These miscellaneous items won’t take up much space in your suitcase and might come in handy: small LED flashlight, refillable water bottle, poncho or foldable umbrella and healthy snacks (e.g., nuts, crackers, jerky, dried fruit and trail mix).


What not to bring:

  1. Too many clothes
    Most hotels provide laundry service, and vacation homes and condos provide either an in-room washer and dryer or an on-site laundromat. If necessary, you can hand-wash underwear and other garments that dry quickly.
  2. Coat
    Island temperatures average in the 70s and 80s Fahrenheit year-round. Take a light jacket or sweater, but chances are you won’t even wear that. Of course, if you’re planning to stargaze atop Mauna Kea volcano or see sunrise at the summit of Haleakala, you’ll need heavier attire because it can dip below the 30s Fahrenheit there.
  3. Valuables
    Leave your expensive watches and jewelry and other cherished items at home. Why run the risk of having them lost when you’re out and about?
  4. Books
    They’re great beach and flight companions, but they’re bulky and heavy. Load tomes on a Kindle, or support a local bookstore and buy your vacation read here.
  5. Kayak, surfboard, snorkel gear, golf clubs
    Save yourself the hassle of lugging these cumbersome items around. Tour prices usually include use of equipment, and all the major golf courses offer club rentals.


Additional notes

  • Traveling to Hawaii with animals, fruits and vegetables
    Before landing in Hawaii, you’ll be required to fill out a State of Hawaii Agricultural Declaration Form (provided on the plane, one per family). You must declare if you’re traveling with items such as animals, fresh produce, plant cuttings, seeds or bulbs, live fish or seafood or cut flowers and foliage — they need to undergo inspection and possible quarantine. This is to prevent foreign pests from entering and potentially harming Hawaii’s unique and fragile environment. Failure to comply carries a maximum $25,000 fine and/or up to one year in prison.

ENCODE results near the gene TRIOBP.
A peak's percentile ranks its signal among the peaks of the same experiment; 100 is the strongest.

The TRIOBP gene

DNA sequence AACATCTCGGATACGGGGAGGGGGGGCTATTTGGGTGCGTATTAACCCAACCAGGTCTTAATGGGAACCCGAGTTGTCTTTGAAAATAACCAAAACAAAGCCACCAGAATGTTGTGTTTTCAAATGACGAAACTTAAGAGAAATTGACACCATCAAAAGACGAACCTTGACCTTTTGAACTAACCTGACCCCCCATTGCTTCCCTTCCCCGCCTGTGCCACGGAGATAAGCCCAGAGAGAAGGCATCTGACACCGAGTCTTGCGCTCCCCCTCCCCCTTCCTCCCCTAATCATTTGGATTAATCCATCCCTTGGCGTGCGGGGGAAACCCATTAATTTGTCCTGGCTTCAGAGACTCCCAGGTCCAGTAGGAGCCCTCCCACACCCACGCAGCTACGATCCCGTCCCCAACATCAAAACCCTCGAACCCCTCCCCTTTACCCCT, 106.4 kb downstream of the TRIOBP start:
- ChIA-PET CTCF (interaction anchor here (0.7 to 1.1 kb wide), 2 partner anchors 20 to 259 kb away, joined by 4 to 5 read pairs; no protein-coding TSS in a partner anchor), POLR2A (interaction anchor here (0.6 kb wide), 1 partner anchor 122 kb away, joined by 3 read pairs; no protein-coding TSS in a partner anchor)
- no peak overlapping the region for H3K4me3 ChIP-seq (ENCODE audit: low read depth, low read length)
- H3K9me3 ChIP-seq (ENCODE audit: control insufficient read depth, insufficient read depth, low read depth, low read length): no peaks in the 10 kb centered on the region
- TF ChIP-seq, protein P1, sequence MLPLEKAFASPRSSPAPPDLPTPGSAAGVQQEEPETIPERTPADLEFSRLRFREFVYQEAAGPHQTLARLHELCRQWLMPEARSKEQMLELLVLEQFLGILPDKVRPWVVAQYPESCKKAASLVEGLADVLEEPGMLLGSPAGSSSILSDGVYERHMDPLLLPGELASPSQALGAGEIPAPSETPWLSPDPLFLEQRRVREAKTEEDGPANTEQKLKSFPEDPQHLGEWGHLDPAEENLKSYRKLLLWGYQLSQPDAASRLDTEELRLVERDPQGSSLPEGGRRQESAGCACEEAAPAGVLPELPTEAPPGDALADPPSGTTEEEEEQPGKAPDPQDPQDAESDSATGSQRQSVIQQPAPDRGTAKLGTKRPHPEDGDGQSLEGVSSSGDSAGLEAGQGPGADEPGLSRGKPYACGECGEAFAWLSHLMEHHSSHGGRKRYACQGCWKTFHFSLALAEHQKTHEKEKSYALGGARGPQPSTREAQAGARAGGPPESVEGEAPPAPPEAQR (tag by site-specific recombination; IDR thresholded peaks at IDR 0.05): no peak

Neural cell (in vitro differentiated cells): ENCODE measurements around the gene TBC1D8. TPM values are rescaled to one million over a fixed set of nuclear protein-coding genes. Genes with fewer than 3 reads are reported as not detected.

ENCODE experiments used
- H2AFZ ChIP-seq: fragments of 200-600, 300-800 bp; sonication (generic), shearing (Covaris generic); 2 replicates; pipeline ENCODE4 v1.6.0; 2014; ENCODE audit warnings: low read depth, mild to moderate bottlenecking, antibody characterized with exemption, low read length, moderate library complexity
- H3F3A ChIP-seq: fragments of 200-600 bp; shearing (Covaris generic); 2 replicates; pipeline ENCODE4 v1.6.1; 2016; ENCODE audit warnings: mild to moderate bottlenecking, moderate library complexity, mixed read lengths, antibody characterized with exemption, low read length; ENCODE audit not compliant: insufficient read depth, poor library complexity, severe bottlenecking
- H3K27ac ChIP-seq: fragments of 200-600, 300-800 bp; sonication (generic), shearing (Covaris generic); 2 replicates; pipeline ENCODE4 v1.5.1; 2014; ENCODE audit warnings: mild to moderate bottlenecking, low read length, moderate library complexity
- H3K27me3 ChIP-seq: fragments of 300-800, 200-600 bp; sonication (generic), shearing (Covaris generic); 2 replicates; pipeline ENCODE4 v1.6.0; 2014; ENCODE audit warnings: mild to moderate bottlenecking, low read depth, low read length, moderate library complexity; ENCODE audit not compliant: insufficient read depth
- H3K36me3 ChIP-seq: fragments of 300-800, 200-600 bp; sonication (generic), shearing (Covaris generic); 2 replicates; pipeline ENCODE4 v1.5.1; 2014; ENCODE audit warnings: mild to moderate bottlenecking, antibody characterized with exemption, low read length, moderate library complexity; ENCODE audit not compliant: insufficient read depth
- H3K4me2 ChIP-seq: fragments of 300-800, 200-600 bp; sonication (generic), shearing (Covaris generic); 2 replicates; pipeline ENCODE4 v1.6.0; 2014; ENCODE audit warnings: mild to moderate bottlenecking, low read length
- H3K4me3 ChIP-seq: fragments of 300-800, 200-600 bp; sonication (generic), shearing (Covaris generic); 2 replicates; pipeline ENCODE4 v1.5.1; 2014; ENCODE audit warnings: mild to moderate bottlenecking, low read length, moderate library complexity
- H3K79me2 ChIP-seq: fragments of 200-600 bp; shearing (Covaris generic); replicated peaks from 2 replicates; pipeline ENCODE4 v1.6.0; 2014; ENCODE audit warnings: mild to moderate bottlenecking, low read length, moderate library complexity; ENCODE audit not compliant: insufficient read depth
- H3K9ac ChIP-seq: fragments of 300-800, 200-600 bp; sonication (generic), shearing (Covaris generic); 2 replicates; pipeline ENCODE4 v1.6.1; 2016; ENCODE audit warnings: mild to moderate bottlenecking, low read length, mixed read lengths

When you leave Hawaii for the Continental U.S., the U.S. Department of Agriculture will inspect your baggage for fresh fruits, vegetables, plants, flowers and other items that might spread invasive diseases and insects such as fruit flies. To avoid having them confiscated, they should be inspected by the USDA beforehand. For example, fresh lei, papaya and pineapple — which visitors frequently take home with them as gifts — are allowed to be transported but only after passing USDA inspection. Get more information by calling (808) 834-3220 or visit the United States Department of Agriculture.
  • Going home with a lot of souvenirs and don’t want to buy another suitcase for them?
    Consider mailing them home via UPS, FedEx or the U.S. Postal Service. They sell supplies such as boxes and tape, and, for a fee, UPS and FedEx will pack for you. The concierge at your hotel can direct you to the nearest locations.
  • Finally, don’t fret!
    If you’ve forgotten or find you need something during your trip, there’s a very good chance you’ll be able to buy it in Hawaii. It’s part of the United States, after all. (And you’ll want to support our local businesses.)